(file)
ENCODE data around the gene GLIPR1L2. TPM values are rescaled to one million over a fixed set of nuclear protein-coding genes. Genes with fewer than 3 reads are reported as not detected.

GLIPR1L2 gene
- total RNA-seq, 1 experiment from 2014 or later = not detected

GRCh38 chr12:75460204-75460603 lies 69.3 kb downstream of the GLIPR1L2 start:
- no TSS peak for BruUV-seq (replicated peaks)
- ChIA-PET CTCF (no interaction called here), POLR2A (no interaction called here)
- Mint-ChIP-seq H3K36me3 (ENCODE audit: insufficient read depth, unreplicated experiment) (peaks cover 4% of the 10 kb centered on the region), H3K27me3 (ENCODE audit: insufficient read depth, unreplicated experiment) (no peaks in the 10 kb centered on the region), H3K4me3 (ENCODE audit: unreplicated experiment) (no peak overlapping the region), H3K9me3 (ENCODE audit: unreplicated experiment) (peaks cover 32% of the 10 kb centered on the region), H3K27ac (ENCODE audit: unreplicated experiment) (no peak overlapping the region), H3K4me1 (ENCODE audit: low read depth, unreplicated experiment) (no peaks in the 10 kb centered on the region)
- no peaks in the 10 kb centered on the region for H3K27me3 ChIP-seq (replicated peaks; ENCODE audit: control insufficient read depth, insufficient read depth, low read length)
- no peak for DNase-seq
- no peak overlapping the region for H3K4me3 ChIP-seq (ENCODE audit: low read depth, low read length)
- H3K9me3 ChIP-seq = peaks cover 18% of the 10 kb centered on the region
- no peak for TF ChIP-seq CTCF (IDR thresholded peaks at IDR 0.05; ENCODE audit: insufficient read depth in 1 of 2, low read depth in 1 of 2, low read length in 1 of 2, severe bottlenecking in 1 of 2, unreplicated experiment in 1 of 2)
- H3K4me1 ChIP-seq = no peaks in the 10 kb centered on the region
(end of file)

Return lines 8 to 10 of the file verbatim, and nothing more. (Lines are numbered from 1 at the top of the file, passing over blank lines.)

- no peaks in the 10 kb centered on the region for H3K27me3 ChIP-seq (replicated peaks; ENCODE audit: control insufficient read depth, insufficient read depth, low read length)
- no peak for DNase-seq
- no peak overlapping the region for H3K4me3 ChIP-seq (ENCODE audit: low read depth, low read length)